• The BHC also pointed out that a separate law, the Fugitive Economic Offenders Act, 2018 (‘FOA’), already exists to deal with economic offenders, and it does not involve travel bans. Since this law exists, the BHC found no justification for PSB-driven LOCs to exist. As a result, the BHC cancelled all LOCs issued by PSBs and directed immigration officials, i.e., the Bureau of Immigration, to disregard such opening of LOCs. The BHC also noted that the FOA clearly defines a fugitive as someone who has already avoided prosecution by leaving India, and the FOA, therefore, does offer a path to the authorities to pursue such offenders without relying on LOCs.

  • The BHC further emphasized that this decision did not affect existing travel restrictions issued by co-ordinate Courts or the rights of the banks to use the FOA and held that the banks can still approach concerned Courts for travel bans against fugitives, borrowers, or guarantors. Finally, the BHC clarified that the UOI can still create a proper law with fair procedures for travel restrictions as long as it complies with the Constitution and does not violate the fundamental rights of the defaulters.

Our Analysis

In this landmark decision, the BHC scrutinized the routine issuance of LOCs by PSBs, highlighting the arbitrary nature of these administrative procedures and their adverse impacts on loan defaulters. Individuals affected by these consequences and the resultant embarrassment during business travels will likely welcome this ruling.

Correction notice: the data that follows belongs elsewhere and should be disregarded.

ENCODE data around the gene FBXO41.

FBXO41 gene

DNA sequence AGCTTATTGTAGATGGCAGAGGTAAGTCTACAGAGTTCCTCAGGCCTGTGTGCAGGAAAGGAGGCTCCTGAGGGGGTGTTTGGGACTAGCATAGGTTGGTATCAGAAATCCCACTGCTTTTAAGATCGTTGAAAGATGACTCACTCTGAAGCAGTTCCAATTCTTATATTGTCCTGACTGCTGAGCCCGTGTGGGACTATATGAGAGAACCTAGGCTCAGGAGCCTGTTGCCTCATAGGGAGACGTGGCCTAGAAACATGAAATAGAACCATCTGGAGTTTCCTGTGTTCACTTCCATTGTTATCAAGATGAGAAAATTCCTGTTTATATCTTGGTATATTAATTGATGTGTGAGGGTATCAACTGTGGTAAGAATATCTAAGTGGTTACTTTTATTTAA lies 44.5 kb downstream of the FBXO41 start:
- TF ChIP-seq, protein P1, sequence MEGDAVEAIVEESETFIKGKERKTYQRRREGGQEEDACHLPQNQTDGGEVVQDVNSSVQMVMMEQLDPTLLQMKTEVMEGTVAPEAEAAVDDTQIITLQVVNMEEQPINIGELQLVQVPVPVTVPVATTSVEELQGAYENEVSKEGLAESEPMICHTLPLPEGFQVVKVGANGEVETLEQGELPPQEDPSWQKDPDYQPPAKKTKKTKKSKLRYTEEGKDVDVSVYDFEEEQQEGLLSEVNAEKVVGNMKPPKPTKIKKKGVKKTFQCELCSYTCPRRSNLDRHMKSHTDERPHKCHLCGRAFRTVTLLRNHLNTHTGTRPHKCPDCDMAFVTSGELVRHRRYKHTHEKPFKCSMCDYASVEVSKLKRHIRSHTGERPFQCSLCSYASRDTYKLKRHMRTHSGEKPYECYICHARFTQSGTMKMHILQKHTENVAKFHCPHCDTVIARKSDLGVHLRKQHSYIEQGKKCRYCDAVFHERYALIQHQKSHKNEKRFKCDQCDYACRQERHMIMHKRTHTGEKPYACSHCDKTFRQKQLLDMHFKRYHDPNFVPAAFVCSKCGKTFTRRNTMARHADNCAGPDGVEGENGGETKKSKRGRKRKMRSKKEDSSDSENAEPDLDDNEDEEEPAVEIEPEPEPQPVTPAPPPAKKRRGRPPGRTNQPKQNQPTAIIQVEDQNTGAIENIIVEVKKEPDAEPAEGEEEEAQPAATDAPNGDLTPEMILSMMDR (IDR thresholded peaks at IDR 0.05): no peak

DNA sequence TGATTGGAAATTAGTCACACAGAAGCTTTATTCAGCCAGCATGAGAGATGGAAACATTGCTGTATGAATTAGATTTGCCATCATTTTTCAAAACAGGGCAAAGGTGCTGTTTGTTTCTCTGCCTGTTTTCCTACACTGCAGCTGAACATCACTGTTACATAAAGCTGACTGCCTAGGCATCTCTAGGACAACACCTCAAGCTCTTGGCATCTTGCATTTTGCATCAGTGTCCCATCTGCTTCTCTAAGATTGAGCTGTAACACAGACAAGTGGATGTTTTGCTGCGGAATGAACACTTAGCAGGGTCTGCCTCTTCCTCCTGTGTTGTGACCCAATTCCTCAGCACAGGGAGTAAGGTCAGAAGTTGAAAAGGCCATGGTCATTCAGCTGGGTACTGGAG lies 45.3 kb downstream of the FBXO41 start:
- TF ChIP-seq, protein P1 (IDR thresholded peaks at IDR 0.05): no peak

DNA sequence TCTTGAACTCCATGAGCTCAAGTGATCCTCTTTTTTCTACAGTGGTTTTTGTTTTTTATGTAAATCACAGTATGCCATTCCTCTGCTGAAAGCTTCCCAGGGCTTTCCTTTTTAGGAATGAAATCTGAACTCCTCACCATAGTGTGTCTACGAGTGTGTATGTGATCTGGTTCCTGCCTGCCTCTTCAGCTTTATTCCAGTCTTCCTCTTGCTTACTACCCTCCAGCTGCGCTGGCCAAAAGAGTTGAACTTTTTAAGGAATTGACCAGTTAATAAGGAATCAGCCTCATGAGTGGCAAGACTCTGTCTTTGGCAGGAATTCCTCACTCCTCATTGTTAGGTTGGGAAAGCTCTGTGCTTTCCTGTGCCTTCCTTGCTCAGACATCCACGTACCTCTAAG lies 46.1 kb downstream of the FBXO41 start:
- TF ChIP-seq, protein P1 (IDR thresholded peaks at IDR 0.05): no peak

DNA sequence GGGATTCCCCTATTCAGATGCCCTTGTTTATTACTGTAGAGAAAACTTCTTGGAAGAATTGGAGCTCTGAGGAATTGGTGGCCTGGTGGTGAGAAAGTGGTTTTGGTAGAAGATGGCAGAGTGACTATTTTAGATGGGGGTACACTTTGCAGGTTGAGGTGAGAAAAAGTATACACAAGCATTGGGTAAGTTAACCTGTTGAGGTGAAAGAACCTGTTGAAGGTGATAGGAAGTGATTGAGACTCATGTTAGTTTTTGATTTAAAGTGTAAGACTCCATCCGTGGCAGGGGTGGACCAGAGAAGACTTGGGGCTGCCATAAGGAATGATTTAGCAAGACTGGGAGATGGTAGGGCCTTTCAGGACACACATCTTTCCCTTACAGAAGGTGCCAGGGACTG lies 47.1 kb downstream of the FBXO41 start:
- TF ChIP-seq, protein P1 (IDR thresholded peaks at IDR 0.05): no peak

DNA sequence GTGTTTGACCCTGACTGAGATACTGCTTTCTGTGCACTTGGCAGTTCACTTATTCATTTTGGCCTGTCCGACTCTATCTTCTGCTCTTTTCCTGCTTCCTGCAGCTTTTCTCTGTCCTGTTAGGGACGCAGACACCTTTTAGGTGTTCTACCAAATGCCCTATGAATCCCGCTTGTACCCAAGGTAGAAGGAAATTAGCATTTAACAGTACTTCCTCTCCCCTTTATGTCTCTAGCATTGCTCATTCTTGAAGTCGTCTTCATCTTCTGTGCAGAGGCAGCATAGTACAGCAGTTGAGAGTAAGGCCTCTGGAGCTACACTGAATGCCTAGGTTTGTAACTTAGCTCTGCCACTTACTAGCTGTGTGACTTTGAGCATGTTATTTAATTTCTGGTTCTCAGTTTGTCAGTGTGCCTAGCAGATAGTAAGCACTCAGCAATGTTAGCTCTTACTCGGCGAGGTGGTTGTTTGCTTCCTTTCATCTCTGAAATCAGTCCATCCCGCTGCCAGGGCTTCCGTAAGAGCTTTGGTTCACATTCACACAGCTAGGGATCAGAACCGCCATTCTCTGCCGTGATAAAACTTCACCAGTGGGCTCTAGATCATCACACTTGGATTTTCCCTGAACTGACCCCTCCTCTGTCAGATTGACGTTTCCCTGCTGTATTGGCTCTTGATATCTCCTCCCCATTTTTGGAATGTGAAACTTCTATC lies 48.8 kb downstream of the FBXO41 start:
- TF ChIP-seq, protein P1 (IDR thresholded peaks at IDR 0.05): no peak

While it is true that the apprehension on the part of the banks that the defaulters might flee the country is valid, it cannot be ruled out that, in many cases, restricting their right to travel abroad also diminishes their opportunities to conduct business internationally and repay their debts. The decision in this case is, therefore, a big relief for the individuals whose defaults in loan repayment often stem from business issues beyond their control. Consequently, restricting these individuals' travel hampers their ability to engage in business activities that could facilitate loan repayment.

Further, this decision has highlighted the need to find a balance between enforcing criminal law and protecting individual liberties, including dignity and freedom of movement. While the BHC ruling is not binding on other co-ordinate High Courts of other states, it carries a persuasive value and will likely influence future and upcoming cases related to similar issues. Therefore, it remains to be seen how different High Courts will approach such similar situations and whether the petitioners and/or defaulters in other states will also be granted similar reliefs. This landmark ruling has paved the way for interesting developments in the upcoming litigation approach to be taken by the litigants regarding LOCs. The ruling may prompt legislative and executive branches to develop more balanced and constitutionally compliant mechanisms for travel restrictions related to economic offences.






End Notes

[i] 2024 SCC OnLine Bom 1195.

[ii] WP No. 719 of 2020.

[iii] Satwant Singh Sawhney v Asst Passport Officer AIR 1967 SC 1836 and Maneka Gandhi v Union of India (1978) 1 SCC 248.

[iv] (2004) 4 SCC 714.





Authored by Aishwarya Pawar, Advocate at Metalegal Advocates. The views expressed are personal and do not constitute legal opinion.